And so we were once again off as we now hiked out of the village and into more of the bush. The going was a bit rougher, but was still pretty much a benign bush walk with lots of shade from the surrounding trees. The guide made sure to show us some of the more interesting things about the bush like a particular poisonous plant (that looked very much like any other plant we saw out here) that apparently was very painful and even putting the wound in water would make it worse.
Other things the guide pointed out were some vines that turned out to be the same kind of vines that the land divers at Pentecost would use during their Nagol ceremony. They told us that the ceremony only occurred in April through June because that was when the vines would be at their most elastic. Of course, it was well documented that this ceremony was the very thing that AJ Hackett witnessed and was inspired by to come up with the sport of bungy jumping.
Julie and I tended to stay in the back of the pack (because I took a lot of trail photos), and so one of the guides stayed behind me. He showed me a particular leaf that actually was velcro-like to clothing, which was kind of a trip. Meanwhile, other things of note that the guides pointed out included bamboo stalks (some where huge), bananas (or plantains? I never could tell), taro, and other things the locals cultivated.
Eventually at 10:20am, we made a stop next to a trio of big bamboo stalks. Up here, there was a view of the jungle below us as well as a bush toilet between the bamboos. Up to this point, the hike was surprisingly comfortable (relatively speaking) and not as muggy as we had anticipated. Were we in the Wet Season, yet? It really felt more like the Dry Season, and it started to open up our minds and our eyes to going to the South Pacific in November given the good weather we had been having so far.
Next, we continued the hike, which was now mostly downhill. The terrain was a little more dramatic as we were descending ledges, but we could see that there was a lot of work put into the trails from ladders to footholds carved into rocks, and railings to help the unsure and unfamiliar foreigners with balance.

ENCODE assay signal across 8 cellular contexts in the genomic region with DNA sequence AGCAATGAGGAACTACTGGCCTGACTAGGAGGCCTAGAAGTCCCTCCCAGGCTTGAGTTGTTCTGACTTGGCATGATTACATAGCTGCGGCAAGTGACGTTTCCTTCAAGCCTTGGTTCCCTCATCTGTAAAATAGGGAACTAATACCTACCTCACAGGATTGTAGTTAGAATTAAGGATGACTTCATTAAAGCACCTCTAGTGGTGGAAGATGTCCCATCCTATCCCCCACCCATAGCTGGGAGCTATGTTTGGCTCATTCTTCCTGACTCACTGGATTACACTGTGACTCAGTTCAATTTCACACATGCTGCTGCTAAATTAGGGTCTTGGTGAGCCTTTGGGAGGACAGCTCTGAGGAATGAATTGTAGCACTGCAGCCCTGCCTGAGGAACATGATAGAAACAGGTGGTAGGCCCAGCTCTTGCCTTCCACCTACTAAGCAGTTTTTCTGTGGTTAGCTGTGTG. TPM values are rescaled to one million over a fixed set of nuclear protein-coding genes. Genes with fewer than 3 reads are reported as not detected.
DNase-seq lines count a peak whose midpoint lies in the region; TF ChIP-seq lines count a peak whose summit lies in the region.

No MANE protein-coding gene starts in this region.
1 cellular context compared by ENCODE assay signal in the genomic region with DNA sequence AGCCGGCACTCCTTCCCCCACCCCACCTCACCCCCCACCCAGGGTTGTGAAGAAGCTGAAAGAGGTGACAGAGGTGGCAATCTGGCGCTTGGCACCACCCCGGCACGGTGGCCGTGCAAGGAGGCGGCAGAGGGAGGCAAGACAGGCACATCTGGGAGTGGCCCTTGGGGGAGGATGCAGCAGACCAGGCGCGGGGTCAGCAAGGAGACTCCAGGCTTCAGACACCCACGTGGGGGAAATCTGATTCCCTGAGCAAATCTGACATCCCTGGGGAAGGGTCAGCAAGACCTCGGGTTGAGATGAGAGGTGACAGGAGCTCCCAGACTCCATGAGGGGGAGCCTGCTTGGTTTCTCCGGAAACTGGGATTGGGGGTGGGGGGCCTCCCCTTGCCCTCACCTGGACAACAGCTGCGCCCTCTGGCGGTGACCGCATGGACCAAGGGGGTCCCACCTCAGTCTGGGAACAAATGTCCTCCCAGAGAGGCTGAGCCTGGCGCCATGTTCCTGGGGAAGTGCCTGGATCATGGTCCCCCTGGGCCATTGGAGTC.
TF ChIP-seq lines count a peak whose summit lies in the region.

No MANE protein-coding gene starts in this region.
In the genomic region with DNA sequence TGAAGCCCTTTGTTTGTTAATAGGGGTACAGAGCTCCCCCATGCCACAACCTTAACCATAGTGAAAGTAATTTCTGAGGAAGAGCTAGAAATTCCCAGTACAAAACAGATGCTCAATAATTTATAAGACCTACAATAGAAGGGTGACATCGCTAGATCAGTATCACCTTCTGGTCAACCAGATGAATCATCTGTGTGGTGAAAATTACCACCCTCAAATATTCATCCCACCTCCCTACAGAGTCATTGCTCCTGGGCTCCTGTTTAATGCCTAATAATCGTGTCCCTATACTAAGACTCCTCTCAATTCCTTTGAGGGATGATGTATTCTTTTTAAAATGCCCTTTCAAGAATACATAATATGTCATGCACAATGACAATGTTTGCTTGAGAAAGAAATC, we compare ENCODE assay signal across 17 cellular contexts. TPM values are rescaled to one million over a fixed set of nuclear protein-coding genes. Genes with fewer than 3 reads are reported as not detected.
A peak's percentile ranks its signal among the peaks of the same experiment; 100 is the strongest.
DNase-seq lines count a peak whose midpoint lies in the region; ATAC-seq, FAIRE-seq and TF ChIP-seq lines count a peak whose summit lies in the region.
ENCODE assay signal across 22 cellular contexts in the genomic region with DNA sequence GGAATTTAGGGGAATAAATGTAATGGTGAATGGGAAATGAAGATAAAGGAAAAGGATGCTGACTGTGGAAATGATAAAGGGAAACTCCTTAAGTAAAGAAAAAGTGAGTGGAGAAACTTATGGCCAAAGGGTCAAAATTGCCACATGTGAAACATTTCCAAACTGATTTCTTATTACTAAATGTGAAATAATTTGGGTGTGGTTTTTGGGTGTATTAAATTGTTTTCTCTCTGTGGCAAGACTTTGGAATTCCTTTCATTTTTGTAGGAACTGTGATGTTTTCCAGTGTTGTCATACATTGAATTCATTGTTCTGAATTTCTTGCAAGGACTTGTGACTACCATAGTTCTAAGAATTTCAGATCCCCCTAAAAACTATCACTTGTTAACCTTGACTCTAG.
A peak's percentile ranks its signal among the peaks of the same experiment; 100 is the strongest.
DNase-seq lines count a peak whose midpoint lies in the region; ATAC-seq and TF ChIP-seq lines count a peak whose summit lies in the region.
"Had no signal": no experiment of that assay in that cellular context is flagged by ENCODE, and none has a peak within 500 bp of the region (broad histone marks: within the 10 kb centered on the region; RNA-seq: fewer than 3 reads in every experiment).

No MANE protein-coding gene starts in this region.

At about 10:45am, we descended down to stop 2, which was pretty much within the thick bush. At this point, we left our lunch and some of the heavier stuff with the guides. Meanwhile, we carried a dry bag to keep Julie’s backpack in as well as my DSLR as needed. One of the guides painted everyone’s faces to signify the various aspects of the next phase of our trip with each stroke of red clay.
And with that, we were continuing our descent. This time, there would be one guide per couple. We were guided by the eldest of the guides named Serge, who happened to be the father of the other guides who came along with us (all four of them).
It didn’t take long before we found ourselves at the top of a very steep descent where we could look right down at the impressive Millenium Cave itself. Earlier on at the office, I recalled Sam saying something to the effect that the cave was so named because it was open to foreigners in the year 2000. Serge told us that it was he that discovered the cave in 1987, and it was crazy to think that he could very well have been the very reason that visitors would go to Espiritu Santo Island because of this cave excursion (one that Shane the resort proprietor said was the best land activity to do on this island).
The descent was slow as there were ladders that we had to go down backwards (facing the ladder with our backs facing the dropoffs). I was also probably slowing us down because I had to take pictures to at least communicate the adventure we were embarking on at this point.
Once we made it to the bottom of the descent, we now found ourselves hiking pretty much within the Bamboo River. It was only a few awkward steps more before we then were right at the head of the Millenium Cave, where right above us were swarms of bats and swallows flying back and forth before another opening in the cave high up above us. I guess technically that would make this like a natural bridge or arch, but whatever the case was, this massive high-ceiling cave was impressive and like a lost world.
After going crazy taking lots of photos and movies of this cave entrance, we could see straight ahead that it was pretty much pitch black as we saw other tour mates ahead of us donning torches (flashlights) and headlamps. That was going to be us soon.